Administration has failed youth, instructors

Julianna Poe, Trending Editor

Attention administrators: your students and educators are confused and struggling.

We are in the red for our positivity rate (18.88%) and incident rate (503). I am concerned by the lack of follow-through on both the state’s gateway delivery model policies and the previous district’s reopening plan, regardless of the new claims that schools are now safe because the infections started elsewhere. Not only does this create confusion, but also distrust in our leaders.

Before the school year began, every student was given the option of remote or onsite — with a hybrid contingency — learning model. Under the onsite learning model, there is always the possibility of switching models at any given time with a one week notice.

Just weeks prior to the beginning of the school year, onsite ultimately became hybrid instruction on Aug. 4. This decision was based on the USD 383 2020-21 Reopening Plan Draft II, which states that all students will go remote if the rate of positive cases in the county is greater than 10% in the previous two weeks. At the time, according to, we had a positivity rate of 8.42%, or a yellow grading — greater than 5% but less than 10% — for a hybrid learning model.

Currently, the district follows the Kansas schools gating criteria, which states the following: a 14-day positivity rate greater than 15%, an incident rate — the number of new cases per 100,000 in the county — greater than 151 and an attendance rate less than 84% constitutes a red grading, or remote learning model. For a hybrid model, the positivity rate must be between 5% and 15%.

In the past month, the USD 383 Board of Education considered four days per week, onsite learning starting Nov. 2, in which the school board voted 5-2 to stay in hybrid on Oct. 21. The two-week positivity rate from Oct. 11 through Oct. 24 was 6.32%. 

Families were then asked on Nov. 5 to decide by Nov. 10 whether to switch to five days per week, onsite instruction or move to remote in January. The two-week positivity rate from Oct. 18 through Oct. 31 was 8%. This is important to note because the positivity rate had begun to increase when families were being asked to make a decision based on two-month prior data.

“Unless there are drastic changes in coronavirus metrics, the district intends to allow K-12 onsite learners to return to school five days per week beginning Jan. 5, 2021,” wrote superintendent Marvin Wade in an update on Nov. 5.

Our current two-week positivity rate from Nov. 1 through Nov. 14 has jumped to 18.88%. Additionally, on Wednesday as well as throughout the week, the district pondered switching to remote for the remainder of the semester, amid the spike in positive cases both in Manhattan and in the school district. Many of my teachers were under the impression the resolution was to move online. On the day of the vote, there was no vote. 

I am certain that everyone who serves on our Board of Education and our administrators are good people and only have the best intentions in mind for the families and educators in our district. Each of us appreciates the time and effort that is put into our education system.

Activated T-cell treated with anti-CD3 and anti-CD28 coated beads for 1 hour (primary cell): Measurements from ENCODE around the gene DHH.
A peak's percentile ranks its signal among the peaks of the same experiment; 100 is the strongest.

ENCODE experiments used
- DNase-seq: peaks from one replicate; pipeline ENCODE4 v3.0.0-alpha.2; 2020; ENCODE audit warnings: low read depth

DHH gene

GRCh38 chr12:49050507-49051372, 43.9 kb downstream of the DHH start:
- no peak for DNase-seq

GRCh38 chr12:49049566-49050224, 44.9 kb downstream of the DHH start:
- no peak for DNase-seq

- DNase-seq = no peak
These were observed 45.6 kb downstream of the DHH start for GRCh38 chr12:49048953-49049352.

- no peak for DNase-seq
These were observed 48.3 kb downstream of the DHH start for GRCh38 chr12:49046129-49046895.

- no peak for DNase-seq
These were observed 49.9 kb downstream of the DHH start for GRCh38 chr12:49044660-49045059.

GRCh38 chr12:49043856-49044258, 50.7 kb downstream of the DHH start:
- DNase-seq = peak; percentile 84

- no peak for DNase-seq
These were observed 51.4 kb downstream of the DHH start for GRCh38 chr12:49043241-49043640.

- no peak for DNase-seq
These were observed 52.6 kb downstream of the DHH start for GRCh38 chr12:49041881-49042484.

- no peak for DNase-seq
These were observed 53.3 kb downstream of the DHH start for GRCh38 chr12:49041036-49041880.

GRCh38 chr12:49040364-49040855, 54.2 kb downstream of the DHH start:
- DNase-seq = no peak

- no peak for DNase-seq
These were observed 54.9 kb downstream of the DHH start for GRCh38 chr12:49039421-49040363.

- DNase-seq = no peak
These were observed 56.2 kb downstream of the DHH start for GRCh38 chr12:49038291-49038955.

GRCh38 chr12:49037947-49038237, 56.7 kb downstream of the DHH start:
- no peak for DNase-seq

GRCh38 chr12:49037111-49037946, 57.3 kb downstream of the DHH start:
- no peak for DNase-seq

However, I thought the health and safety of our students and educators was more important than in-person instruction. With these numbers increasing drastically, and Thanksgiving break upon us, wouldn’t the safest option be to transition to remote at least for the remainder of first semester? 

With this logic, I question what the hold up is on making this decision. The only reason I can conclude is the district is hesitating to move to remote because our teachers aren’t prepared. Why didn’t USD 383 spend the summer educating their teachers on how to deliver online instruction — which would have allowed the district to improve all forms of remote learning? The excuse of not enough funding does not hold merit, because now more than ever it is necessary for our teachers to know how to properly educate their students in a remote setting. Our district could have reached out to the community and state as funding outlets. 

Instead, teachers were not given any type of education until just a couple of weeks before school started, nor did they know what form of classes they would be teaching up until that point. In fact, two of my teachers are instructing a class they have never taught — with a very condensed time to prepare for — before this school year, and they are doing so remotely. This is unfair to both students and educators. 

As a student, I was told there was a plan to make a plan for months. My question is: “is the plan that you came up with giving the results you intended?”

Right now, students need adult leadership. Students need adults to work together. Above all else, students need our administration to make the decision to do better. Constantly changing the rules proves there is no plan. I understand pleasing everyone is impossible, but staying where we are, when it is clear there are issues, is by far much worse.